There are books on Amazon all about driving in France you should get. It's full of do's and don'ts, rules of the road, and how and where to buy fueldiesel is gazole, not all stations are manned, many close early and open late, and US credit cards won't work in automated pumps. Check out tripadvisor.com, Normandy forum or Paris forum and search for "driving in France". There are many experts that will answer you and assuage your fears about driving in Europe.
Trust what the natives are saying. Tom is absolutely right about many signs pointing the way. My husband and I have driven all over Europe throughout the years armed with only a road map. We have never been seriously lost. I've also done it alone with no issues either. There have been some interesting detours due to road work, but we eventually got to where we were going. Just make sure to study up on road signs before your trip. The big mistake folks do is listen only to the GPS and not really look at road signs. Even the most current GPS does not take in consideration construction or new routing.
My experience has been the opposite of Debbie's and closer to that of Tex: "GPS works great on the road for getting in and out of unfamiliar cities and towns and for navigating back routes along country roads." The same is true whether you are traveling in Europe of in the U.S. Maps proved a waste of time in Bonn and the little town of Sinzig, Germany, as well as Birmingham, Alabama, which I thought I knew. A GPS, however, was a great blessing in Munich and throughout Bavaria, as well as Knoxville and Atlanta. It also helped reroute me around stalled traffic on the the interstate; nobody wants to sit in stalled traffic all day when there are alternatives. If a technology works for you, use it, but don't rely solely on it.
Tom brought up a great point; the signage in the EU is awesome! BUT...I always bring our GPS and a small fold out Michelin map of the country that we are going to travel in. Even with the GPS you will make the wrong turn. Even with my wife and the GPS telling me where to turn, I miss a turn. But it no big deal. The GPS recalculates, and so can you. Don't rush..don't worry...be happy...and enjoy. I found that the phrase" You can't get there from here." is really NOT true. France is so much fun, and we found the French to be very helpful when we had any problems.
I can see there will be several factors to consider before heading over there! I'm not good at catching road signs, so the GPS will be less stress. And when (not if) I still am lost, that map will come in handy! Thanks!
All GPS units are not created equal. Go into the settings button and tell it what sorts of roads you don't want to be routed on and what you prefer. Set the voice to be best for you. Set up the bluetooth. You can't just take them out of the box and be good at it. You need practice and taking the time to understand.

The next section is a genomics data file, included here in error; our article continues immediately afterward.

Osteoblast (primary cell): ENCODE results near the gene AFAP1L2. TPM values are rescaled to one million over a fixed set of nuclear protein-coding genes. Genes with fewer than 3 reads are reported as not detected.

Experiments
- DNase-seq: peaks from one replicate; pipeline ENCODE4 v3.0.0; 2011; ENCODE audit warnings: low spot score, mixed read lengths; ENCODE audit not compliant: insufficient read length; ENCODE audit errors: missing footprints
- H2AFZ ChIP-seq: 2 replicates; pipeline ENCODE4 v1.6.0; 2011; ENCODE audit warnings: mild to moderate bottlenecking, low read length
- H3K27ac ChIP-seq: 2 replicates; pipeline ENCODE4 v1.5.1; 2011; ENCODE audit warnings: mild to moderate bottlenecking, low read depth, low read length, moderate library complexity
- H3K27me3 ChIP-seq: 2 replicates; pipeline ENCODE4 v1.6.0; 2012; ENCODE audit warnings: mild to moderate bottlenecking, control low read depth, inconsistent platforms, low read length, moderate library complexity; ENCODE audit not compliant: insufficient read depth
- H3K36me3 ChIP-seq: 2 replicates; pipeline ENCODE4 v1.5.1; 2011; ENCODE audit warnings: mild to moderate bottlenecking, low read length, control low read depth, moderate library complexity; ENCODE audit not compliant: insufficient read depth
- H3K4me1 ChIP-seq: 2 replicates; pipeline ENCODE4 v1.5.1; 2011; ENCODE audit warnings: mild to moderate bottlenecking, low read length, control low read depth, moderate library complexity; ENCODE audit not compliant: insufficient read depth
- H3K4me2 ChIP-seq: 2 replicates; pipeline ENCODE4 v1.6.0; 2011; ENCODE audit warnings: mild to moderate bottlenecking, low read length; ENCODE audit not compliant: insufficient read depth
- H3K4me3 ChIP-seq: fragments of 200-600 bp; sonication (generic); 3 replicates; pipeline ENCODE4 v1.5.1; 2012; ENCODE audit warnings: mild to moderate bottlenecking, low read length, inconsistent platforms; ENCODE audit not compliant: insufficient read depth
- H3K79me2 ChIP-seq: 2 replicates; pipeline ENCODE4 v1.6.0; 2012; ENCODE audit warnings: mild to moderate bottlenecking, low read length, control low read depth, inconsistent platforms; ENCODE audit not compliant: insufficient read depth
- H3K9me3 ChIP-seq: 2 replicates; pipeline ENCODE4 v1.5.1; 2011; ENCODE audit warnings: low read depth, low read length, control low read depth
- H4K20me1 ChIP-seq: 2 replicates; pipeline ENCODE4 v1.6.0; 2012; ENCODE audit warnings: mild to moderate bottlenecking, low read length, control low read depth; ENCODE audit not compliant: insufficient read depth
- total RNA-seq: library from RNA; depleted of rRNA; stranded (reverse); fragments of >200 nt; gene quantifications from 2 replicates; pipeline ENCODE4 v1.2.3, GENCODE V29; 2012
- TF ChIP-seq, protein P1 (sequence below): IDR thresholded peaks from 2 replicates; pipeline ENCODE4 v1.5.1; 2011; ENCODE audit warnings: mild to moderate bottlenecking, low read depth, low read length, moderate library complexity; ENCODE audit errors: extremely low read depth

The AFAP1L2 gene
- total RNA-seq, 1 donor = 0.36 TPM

I have a specific question regarding the quality of GPS systems. I went with TomTom last year, mainly because I liked the larger size of its display - a smaller one would have been essentially useless to me - and it worked fine in Virginia. But I've heard that the G... (brand) is better. What characteristics of a GPS make one brand better than another?
I have had difficulty reading the signposts at night - Bring a good flashlight, although this was before GPS. I still am more comfortable having good maps in the car
I would say that Tom Tom and Garmin are the two leaders of the band with most others being also rans. I guess it depends a little on what you are familiar with. I've been using Garmin since my first Sat Nav about 8 or 9 years ago. I'm on my 4th one as they develop and about ready for the next. I find the voice on mine particularly good, the sound excellent, reliability excellent, and the directions clear. It recalculates very quickly and the bluetooth works well. The screen is not huge but everything is large and clear. As I slow down it shows more detail, as I speed up I only see the important stuff. Its very easy to load favorites on by PC and map updates are easy. Traffic services are accurate and easy to use in most places. On all satnavs German law prohibits use of traffic radar databases. I have the 765T, can't speak for the benefits or otherwise of Tom Tom.
Sandy, take the one that you know how to run! I have used my TomTom extensivly in the EU, and for cross country US trips. It handles all with aplomb. Garmin and TT are rated very highly. The most important feature is text-to-speech. It speaks the street names, and alerts you with voice commands prior to your next turn, etc. Sometimes I never have to glance at my screen; I just listen to the commands. (kind of like listening to my wife..except I can't tune this one out...) Consumer Reports has a nice little summary of useful features:
If you want to do something fun before your travels, on the Garmin you can change your language to Italian, German, Chinese or what ever. So we changed it to Italian on a 2 hour drive last weekend. It was pretty funny, but now at least we know how to say right, left, miles, and recalulating in Italian. But unfortunaly, we didn't completely understand what Garmin was saying and missed a couple of turns. I think we'll set the voice to English in Italy. Also, ditto others, use your GPS at home before your trip and preprogram your destinations into your GPS.
By all means use a GPS in France but buy the latest map as well when you get here. Roads get built all the time and are often not on even the latest GPS maps - for example, the new A65 autoroute from Bordeaux to Pau.